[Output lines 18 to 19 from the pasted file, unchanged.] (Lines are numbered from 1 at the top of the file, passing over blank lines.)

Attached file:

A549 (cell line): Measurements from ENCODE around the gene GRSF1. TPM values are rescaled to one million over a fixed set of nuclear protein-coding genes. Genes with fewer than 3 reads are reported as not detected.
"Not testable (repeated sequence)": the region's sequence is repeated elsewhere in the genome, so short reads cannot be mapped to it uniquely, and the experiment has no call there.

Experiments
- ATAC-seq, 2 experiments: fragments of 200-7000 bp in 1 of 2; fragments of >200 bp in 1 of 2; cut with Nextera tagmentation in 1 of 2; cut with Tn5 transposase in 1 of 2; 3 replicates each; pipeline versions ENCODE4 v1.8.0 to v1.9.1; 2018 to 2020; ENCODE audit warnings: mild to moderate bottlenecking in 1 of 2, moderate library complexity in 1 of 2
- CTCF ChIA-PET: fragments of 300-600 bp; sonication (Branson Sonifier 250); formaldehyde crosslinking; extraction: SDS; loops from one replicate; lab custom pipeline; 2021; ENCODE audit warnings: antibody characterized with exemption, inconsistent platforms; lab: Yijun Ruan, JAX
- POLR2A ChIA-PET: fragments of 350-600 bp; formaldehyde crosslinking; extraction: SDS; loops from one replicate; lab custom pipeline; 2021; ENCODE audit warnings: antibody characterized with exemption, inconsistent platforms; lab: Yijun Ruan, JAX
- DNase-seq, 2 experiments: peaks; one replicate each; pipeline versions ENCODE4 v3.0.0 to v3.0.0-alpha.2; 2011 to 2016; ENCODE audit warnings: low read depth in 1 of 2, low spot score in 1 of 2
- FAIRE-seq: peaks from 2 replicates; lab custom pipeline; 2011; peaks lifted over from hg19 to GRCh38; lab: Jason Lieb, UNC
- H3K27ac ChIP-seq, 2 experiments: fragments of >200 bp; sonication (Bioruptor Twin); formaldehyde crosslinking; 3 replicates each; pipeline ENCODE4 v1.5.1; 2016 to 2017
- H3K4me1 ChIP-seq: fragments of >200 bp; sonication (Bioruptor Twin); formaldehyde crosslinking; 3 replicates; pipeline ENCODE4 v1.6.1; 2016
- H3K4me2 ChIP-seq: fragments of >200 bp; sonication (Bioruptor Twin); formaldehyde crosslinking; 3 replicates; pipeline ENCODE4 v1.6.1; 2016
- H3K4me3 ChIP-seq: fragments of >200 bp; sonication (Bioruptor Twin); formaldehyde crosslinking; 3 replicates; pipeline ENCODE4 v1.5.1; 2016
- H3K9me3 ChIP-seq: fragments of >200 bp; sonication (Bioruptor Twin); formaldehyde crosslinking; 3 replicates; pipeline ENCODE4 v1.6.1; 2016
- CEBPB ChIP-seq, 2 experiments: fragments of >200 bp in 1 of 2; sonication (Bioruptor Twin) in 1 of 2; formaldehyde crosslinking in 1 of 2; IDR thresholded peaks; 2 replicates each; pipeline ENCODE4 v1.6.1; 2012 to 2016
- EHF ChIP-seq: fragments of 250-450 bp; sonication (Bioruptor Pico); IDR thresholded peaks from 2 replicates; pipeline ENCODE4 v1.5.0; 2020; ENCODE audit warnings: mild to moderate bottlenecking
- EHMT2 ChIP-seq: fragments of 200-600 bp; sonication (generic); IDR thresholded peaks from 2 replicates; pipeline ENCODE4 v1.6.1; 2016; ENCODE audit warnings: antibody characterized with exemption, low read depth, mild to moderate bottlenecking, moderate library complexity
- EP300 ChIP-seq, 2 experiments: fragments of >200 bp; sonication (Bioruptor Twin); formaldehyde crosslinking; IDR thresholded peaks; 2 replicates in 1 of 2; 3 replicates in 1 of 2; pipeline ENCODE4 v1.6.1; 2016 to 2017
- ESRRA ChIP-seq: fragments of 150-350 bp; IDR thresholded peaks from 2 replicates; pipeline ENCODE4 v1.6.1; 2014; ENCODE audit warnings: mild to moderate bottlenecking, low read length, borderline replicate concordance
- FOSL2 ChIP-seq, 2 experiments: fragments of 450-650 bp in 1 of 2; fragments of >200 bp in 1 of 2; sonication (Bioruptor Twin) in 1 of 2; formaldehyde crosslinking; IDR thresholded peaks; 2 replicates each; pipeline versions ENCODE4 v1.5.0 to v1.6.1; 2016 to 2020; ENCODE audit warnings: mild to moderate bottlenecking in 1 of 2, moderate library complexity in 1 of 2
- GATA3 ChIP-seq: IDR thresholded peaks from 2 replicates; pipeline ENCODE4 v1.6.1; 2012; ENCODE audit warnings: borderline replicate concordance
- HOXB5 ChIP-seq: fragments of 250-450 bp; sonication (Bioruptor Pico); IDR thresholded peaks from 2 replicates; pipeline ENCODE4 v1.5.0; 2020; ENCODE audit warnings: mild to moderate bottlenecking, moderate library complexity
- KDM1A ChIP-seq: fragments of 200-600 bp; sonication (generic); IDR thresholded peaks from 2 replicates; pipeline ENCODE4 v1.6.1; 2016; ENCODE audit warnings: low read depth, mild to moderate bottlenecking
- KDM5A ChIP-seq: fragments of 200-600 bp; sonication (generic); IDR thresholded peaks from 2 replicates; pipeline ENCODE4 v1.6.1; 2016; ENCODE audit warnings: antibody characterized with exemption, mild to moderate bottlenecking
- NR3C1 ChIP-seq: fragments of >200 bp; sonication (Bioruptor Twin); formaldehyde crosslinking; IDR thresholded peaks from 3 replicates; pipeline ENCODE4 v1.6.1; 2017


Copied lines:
- ESRRA ChIP-seq: fragments of 150-350 bp; IDR thresholded peaks from 2 replicates; pipeline ENCODE4 v1.6.1; 2014; ENCODE audit warnings: mild to moderate bottlenecking, low read length, borderline replicate concordance
- FOSL2 ChIP-seq, 2 experiments: fragments of 450-650 bp in 1 of 2; fragments of >200 bp in 1 of 2; sonication (Bioruptor Twin) in 1 of 2; formaldehyde crosslinking; IDR thresholded peaks; 2 replicates each; pipeline versions ENCODE4 v1.5.0 to v1.6.1; 2016 to 2020; ENCODE audit warnings: mild to moderate bottlenecking in 1 of 2, moderate library complexity in 1 of 2